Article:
cover image Life on Earth

Life on Earth

Dorianne Laux. Norton, $26.99 (144p) ISBN 978-1-324-06582-1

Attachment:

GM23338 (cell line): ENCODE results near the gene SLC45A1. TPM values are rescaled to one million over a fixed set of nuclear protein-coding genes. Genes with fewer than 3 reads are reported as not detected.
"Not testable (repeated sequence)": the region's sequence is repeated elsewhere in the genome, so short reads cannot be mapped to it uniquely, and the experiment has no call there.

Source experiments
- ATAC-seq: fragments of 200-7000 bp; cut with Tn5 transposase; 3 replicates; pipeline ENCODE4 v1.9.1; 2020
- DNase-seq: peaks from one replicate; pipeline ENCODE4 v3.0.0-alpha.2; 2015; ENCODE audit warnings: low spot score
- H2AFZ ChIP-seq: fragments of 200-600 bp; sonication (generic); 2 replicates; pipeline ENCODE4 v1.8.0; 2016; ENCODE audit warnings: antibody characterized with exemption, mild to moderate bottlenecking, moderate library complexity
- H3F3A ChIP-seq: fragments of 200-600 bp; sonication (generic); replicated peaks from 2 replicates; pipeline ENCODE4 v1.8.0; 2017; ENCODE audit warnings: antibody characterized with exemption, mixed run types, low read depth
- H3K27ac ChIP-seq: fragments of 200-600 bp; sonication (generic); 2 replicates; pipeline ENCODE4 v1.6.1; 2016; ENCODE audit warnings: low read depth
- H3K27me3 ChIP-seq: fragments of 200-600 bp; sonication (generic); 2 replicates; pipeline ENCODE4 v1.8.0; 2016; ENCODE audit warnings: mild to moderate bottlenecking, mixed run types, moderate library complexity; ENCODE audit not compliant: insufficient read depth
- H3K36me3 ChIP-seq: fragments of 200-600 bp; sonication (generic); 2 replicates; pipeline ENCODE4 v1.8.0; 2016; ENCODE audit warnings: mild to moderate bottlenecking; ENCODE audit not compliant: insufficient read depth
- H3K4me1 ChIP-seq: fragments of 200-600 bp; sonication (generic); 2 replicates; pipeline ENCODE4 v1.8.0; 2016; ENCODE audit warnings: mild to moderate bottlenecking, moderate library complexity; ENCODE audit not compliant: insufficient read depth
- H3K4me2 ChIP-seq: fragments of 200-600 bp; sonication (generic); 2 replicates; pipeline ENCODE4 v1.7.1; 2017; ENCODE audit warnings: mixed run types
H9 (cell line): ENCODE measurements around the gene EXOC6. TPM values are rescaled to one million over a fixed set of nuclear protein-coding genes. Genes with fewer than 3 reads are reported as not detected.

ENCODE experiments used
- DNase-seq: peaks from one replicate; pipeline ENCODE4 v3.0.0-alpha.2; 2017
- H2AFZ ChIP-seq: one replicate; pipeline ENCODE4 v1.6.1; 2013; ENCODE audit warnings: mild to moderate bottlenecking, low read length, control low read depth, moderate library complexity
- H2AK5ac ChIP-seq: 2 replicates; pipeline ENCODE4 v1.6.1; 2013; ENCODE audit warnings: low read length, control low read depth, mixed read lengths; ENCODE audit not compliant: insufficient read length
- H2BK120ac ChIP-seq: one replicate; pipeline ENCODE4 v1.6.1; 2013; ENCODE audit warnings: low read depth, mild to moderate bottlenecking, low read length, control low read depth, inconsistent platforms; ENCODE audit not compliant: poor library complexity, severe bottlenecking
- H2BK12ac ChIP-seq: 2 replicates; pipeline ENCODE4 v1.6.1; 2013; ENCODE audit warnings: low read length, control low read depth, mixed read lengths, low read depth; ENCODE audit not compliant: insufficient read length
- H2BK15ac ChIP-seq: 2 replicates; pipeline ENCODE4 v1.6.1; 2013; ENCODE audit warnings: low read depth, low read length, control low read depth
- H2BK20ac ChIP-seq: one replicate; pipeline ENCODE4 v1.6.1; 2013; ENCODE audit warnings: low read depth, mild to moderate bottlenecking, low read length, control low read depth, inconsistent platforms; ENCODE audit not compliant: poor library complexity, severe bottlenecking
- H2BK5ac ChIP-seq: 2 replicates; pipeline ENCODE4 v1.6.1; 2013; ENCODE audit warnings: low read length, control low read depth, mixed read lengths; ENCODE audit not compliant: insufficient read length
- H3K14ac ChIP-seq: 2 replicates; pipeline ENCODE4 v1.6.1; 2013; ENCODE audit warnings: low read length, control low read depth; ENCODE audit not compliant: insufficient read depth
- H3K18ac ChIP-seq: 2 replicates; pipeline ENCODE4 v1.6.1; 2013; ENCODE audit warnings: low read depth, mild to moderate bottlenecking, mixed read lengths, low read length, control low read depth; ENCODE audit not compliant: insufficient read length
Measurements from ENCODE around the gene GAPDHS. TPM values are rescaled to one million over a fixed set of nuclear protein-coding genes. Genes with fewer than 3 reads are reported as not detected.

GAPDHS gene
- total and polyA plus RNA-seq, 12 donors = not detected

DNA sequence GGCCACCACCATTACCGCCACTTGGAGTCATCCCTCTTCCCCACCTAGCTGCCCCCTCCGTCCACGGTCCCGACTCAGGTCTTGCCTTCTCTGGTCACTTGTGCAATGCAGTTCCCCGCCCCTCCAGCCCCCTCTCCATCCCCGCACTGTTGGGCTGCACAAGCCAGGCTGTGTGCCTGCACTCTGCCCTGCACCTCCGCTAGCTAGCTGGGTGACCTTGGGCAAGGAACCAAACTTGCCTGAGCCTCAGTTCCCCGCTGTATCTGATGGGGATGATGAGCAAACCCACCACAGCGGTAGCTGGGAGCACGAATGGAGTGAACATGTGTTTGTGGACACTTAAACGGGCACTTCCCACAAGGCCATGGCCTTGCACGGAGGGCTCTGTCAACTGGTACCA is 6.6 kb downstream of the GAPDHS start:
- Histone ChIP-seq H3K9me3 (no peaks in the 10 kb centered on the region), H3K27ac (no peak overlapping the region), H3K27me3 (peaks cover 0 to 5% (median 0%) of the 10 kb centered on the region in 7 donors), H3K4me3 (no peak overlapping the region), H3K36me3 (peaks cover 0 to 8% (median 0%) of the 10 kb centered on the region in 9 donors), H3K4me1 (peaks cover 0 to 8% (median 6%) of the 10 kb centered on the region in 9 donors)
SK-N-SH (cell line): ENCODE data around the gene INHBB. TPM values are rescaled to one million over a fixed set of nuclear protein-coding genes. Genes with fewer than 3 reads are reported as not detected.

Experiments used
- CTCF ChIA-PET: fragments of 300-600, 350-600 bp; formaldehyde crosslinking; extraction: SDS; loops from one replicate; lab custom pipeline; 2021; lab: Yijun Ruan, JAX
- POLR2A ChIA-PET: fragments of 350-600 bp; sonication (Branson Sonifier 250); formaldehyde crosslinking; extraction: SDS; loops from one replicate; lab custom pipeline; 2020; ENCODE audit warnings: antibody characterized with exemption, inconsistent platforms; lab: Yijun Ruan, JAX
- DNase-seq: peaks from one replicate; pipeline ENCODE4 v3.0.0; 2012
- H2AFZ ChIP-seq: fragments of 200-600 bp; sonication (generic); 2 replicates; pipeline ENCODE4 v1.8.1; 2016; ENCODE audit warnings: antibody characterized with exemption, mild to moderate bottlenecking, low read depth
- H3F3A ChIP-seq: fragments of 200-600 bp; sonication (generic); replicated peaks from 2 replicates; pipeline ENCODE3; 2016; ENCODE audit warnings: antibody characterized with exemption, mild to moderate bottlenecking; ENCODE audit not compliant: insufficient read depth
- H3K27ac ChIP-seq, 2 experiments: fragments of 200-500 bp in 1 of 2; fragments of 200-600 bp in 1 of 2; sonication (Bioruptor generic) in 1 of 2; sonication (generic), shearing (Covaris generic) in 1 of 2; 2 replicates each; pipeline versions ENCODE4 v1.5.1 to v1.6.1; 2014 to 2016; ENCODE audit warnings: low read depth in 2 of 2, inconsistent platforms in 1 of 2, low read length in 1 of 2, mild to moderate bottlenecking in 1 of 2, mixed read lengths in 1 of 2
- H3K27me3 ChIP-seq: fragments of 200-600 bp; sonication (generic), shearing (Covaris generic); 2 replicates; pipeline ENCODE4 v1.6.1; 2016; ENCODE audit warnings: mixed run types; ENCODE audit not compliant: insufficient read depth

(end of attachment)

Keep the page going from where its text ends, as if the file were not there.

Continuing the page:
With this spellbinding seventh collection, Laux (Only as the Day Is Long) brings to life the simple pleasures and small agonies of human existence. Many of the poems are odes praising a host of conveniences and delights—salt, WD-40, French toast. The latter entry doubles as a tribute to Laux’s Acadian ancestors and offers some of her most delightful imagery as she calls herself the “daughter/ of a people who refused to die: sacks/ of wheat on their shoulders, spoon/ in a belt loop, sugar sprinkled in a pant cuff,/ a sleeping chicken hidden under a coat.” The poem about Bisquick, meanwhile, doubles as an ode to Laux’s mother, of whom she writes frequently and tenderly throughout: “We’d wake/ to pancakes in the cast iron skillet,/ and it seemed she’d never slept,/ never stopped, eggs cracking open,/ spilling each whole yellow globe/ into a blue bowl.” In the quietly moving elegy “Winter Brother,” the poet finds comfort in imaging the constellation Orion as an emblem of her late brother, “who died far from home/ on a lonely road.” The occasional left-field entry, such as a poem imagining a sexual encounter between Ho Chi Minh and Mae West, keeps the reader on their toes. Laux makes the quotidian feel monumental in a way that is uniquely her own. (Jan.)